Author Archives: Cyrus Mistry

Chromebook tablets for versatile learning

This past January, students in Kristine Kuwano’s third grade classroom were buzzing with excitement at De Vargas Elementary School in Cupertino, California. Tasked with writing out math equations to upload to Google Classroom, the students grabbed their new tablets from the cart, pulled out the stylus, and logged into Chrome. “They love technology and they have grown up working with touch devices, so tablets are intuitive for them,” said Kuwano.

Since their debut, schools have chosen Chromebooks because they are fast, easy-to-use and manage, shareable, secure and affordable. We've listened carefully to feedback from educators around the world, and one common theme is that they want all the benefits of Chromebooks in a tablet form.

Starting today, with the new Acer Chromebook Tab 10, we're doing just that. It’s the first education tablet made for Chrome OS, and gives schools the easy management and shareability of Chromebook laptops. With touch and stylus functionality, this lightweight device is perfect for students creating multimedia projects—and also comes with a world of immersive experiences with Google Expeditions AR.

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The new Acer Chromebook Tab 10 is easy to pass around the room from student to student.

Shareable, secure, and easy to manage

Whether overseeing 100 or 100,000 devices, IT admins can manage these new Chromebook tablets alongside other Chrome devices with the Chrome Education license. This lets students access everything they need to learn, while giving admins control from a single, scalable console.

Because Chrome OS lets students securely share devices, Chromebook tablets are perfect for computer carts. Just like Chromebook laptops, students can quickly and securely log on to any device for a personalized learning experience and just as easily log out from all apps when class is over. Verified boot checks security at every boot and all user data is encrypted, making each Chromebook tablet secure and shareable.

What’s awesome is we can manage these new Chromebook tablets like we manage our existing Chromebook laptops—all on one platform. We don’t have to move between different interfaces. I manage my Chromebooks here, my tablets here, all as one big fleet. Mark Loundy
Instructional Technology Specialist, De Vargas

Think outside the desk(top): touch, stylus and Expeditions

These new Chromebook tablets are lightweight and durable, allowing students to collaborate, create and learn from anywhere. They come with a low-cost Chromebook stylus inside that doesn’t require charging or pairing. The stylus uses advanced machine learning to predict student writing for a natural writing experience.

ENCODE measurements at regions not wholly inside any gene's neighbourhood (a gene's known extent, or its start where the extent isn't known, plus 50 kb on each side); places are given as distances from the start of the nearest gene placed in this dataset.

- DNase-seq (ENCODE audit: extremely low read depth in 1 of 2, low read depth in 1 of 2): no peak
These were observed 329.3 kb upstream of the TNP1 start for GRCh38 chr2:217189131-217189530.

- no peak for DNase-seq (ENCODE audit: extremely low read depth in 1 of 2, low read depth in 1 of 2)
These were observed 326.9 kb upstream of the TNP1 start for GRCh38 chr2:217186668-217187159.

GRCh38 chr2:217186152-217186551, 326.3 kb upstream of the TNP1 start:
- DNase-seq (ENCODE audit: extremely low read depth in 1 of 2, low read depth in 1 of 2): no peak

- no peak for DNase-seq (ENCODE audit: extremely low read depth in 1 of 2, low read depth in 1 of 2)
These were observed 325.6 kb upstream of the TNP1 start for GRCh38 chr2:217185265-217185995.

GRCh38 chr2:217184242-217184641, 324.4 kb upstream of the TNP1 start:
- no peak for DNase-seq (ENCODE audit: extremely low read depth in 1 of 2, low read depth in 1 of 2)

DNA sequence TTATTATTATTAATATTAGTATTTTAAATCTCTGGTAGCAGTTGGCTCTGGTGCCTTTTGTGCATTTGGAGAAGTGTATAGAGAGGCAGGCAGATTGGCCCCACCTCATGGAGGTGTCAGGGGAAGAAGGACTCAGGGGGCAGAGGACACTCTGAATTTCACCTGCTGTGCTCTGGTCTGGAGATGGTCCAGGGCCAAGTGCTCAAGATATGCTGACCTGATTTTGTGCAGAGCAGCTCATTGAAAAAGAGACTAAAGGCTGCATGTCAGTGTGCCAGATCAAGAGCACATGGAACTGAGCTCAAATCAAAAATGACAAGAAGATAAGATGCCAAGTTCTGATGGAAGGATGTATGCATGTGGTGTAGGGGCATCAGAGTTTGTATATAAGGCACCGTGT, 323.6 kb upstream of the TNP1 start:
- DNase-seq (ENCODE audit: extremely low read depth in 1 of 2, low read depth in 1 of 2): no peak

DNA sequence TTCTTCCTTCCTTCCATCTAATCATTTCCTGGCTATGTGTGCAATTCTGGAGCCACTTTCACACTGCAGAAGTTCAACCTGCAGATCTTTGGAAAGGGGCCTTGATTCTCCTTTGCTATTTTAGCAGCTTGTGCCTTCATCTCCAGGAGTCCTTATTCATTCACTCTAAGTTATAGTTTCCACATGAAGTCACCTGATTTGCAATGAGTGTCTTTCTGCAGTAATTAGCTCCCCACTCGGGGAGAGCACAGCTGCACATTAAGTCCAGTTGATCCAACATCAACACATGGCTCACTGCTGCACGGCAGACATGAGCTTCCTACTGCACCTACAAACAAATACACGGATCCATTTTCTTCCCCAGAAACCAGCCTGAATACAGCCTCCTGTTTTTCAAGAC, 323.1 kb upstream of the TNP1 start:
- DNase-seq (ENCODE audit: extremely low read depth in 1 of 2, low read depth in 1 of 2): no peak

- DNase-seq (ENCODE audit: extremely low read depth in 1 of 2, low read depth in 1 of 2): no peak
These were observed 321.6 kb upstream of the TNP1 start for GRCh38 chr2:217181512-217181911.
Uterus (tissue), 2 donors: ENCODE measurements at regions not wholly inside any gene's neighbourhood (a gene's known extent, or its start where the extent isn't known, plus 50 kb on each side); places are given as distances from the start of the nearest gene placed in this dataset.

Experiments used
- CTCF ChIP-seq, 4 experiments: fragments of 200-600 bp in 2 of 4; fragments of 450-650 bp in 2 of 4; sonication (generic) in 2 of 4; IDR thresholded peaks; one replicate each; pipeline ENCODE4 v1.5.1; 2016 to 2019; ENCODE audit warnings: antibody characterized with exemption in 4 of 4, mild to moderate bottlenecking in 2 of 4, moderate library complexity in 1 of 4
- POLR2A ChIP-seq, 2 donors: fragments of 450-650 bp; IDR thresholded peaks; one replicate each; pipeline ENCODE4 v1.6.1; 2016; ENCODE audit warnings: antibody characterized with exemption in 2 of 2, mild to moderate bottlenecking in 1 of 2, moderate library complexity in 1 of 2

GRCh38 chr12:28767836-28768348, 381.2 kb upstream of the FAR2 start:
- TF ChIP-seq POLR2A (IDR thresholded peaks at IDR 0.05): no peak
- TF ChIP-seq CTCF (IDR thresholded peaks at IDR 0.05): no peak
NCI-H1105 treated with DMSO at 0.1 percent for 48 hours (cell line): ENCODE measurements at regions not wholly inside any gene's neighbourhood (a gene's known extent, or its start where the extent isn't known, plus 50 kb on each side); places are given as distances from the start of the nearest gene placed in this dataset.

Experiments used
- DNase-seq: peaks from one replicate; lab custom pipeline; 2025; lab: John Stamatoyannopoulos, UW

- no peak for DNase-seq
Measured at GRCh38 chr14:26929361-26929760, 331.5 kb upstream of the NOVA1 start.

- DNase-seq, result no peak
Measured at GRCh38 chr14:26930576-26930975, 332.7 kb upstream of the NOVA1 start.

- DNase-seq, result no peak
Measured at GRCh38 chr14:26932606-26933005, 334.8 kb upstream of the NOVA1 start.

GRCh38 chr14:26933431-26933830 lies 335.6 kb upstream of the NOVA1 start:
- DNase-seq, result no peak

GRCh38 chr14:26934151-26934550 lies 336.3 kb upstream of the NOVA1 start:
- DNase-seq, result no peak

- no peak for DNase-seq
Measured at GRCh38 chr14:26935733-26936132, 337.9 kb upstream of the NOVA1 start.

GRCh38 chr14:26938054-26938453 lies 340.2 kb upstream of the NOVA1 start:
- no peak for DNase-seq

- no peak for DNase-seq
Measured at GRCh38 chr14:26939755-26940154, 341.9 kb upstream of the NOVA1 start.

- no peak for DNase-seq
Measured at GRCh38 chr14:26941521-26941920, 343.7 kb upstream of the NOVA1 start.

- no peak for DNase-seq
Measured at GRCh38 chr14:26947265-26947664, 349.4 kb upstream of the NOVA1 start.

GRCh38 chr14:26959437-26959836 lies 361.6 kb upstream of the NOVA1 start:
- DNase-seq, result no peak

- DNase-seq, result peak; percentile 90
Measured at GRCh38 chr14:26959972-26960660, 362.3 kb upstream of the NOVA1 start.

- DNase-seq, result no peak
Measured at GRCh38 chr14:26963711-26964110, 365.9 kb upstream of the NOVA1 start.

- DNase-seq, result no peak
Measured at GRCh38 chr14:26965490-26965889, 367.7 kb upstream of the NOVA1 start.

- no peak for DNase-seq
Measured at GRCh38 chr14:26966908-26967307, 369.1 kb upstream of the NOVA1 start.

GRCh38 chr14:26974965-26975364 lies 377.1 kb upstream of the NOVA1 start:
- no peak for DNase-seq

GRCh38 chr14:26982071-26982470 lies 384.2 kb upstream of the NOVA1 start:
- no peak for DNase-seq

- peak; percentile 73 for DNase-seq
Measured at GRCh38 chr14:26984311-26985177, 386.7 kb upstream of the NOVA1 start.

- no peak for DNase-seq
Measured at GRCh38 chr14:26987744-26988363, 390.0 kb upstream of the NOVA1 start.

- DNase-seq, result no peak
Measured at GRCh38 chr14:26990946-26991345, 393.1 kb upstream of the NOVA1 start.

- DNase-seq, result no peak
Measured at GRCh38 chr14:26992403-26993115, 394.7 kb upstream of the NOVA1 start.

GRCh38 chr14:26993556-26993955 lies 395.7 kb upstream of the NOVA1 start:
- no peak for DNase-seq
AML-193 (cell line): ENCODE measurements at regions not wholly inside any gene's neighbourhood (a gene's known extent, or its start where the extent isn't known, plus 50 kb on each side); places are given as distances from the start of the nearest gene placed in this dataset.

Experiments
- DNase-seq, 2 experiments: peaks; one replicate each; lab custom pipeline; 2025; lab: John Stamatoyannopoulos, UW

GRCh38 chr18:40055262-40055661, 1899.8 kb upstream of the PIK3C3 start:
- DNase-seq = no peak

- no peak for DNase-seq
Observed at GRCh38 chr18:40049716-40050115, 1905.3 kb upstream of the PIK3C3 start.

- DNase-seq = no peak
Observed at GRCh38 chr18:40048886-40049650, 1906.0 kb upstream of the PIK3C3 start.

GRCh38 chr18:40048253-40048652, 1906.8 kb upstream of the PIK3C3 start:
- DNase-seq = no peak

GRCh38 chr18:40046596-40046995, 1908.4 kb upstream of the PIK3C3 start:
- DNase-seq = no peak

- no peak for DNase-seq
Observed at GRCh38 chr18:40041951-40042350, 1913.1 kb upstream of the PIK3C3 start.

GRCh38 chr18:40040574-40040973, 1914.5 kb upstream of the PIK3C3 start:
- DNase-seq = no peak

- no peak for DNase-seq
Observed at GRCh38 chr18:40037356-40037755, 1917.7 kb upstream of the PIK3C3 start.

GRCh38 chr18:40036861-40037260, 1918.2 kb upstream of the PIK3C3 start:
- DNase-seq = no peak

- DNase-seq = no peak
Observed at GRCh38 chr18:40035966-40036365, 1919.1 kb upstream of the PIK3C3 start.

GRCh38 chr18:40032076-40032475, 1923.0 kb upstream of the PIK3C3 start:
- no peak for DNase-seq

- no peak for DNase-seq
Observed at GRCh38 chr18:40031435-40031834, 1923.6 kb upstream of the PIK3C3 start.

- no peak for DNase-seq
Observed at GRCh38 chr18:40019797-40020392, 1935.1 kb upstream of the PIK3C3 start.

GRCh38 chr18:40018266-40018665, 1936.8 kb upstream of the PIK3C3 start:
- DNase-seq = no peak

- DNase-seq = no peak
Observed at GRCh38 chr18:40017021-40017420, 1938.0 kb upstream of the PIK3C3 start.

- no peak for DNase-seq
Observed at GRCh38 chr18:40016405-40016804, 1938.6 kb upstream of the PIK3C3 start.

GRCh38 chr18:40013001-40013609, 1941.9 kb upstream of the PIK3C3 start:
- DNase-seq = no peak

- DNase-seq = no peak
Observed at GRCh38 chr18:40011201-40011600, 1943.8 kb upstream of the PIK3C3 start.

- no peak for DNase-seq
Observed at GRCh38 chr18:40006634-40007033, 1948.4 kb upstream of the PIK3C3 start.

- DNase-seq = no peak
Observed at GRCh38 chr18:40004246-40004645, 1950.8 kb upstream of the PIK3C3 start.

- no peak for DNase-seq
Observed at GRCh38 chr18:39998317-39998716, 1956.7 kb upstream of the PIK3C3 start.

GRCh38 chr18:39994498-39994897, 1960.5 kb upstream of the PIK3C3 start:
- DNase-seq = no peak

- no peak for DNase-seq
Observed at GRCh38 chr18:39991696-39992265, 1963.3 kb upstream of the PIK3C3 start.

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De Vargas Elementary School student upgrades from No.2 pencil to the wireless stylus for Acer Chromebook Tab 10.

Coming soon, teachers can take students on Google Expeditions to the Great Barrier Reef, the Colosseum, and even to the International Space Station—all from the screens of their Chrome devices. And with Expeditions AR, students will be able to stare into the eye of a miniature Category 5 hurricane or get up close with a strand of DNA.

Apps for every subject

Learning apps come to life in new ways when students have the flexibility of touchscreens, styluses and tablets. Student scientists can collect field notes in Science Journal and aspiring podcast producers can record and edit stories on the go with Soundtrap. Here are a few more apps that educators love to use with tablets: 

  • Get hands-on with handwriting: Students can use their stylus to jot down notes in Google Keep without the hassle of keeping track of (and losing) paper. In Squid, students can write directly on PDFs, and “paper” types like blank, wide-ruled, and grid. With the annotation feature in Google Classroom, teachers can illustrate complex concepts and give visual feedback, as well as assign PDF worksheets that students can annotate by hand.
  • Use your tablet in every class: For educators, creative apps like Adobe Illustrator Draw turn the classroom into a design studio, and let students and teachers draw and create vector designs. Teaching math or science? Apps like Texthelp EquatIO let students show their work by hand writing any math expression and adding it to a Google Doc in one click. Coding apps like Scratch Jr introduce younger students to the foundations of computational thinking, while enabling them to be creators.
  • Bring ideas to life: Amplify storytelling and allow students to animate their thinking on an infinitely interactive and collaborative whiteboard with Explain Everything. Book Creator lets students create and publish multimedia books, and WeVideo turns the classroom into a movie studio with features like collaborative editing and green screen. 

The Acer Chromebook Tab 10 comes with support for these and hundreds of other learning applications from our ever-growing catalog of apps in the Play Store. See a sample of other learning apps on Google Play.

No one knows what’s needed in the classroom more than teachers. As we continue to grow Chromebooks, we encourage educators and parents to try out new devices and apps, and let us know what you think. The Acer Chromebook Tab 10 will be on sale through education resellers this spring—check with your local reseller for more information.

All types of Chromebooks for all types of learners

Editor's note: This week our Google for Education team will be joining thousands of educators at Bett in London. At our booth, C230, you can explore a range of Chromebooks, including devices that flip from laptop to tablet, integrate with a stylus and have world facing cameras. Follow along on The Keyword and Twitter for the latest news and updates.

In late 2017, a snowstorm clobbered Wheatley Park School, a secondary school just east of Oxford, England. Determined to continue learning despite the snow, teachers grabbed their Chromebooks and sent a message through Google Classroom to students at home stating “learning must go on!”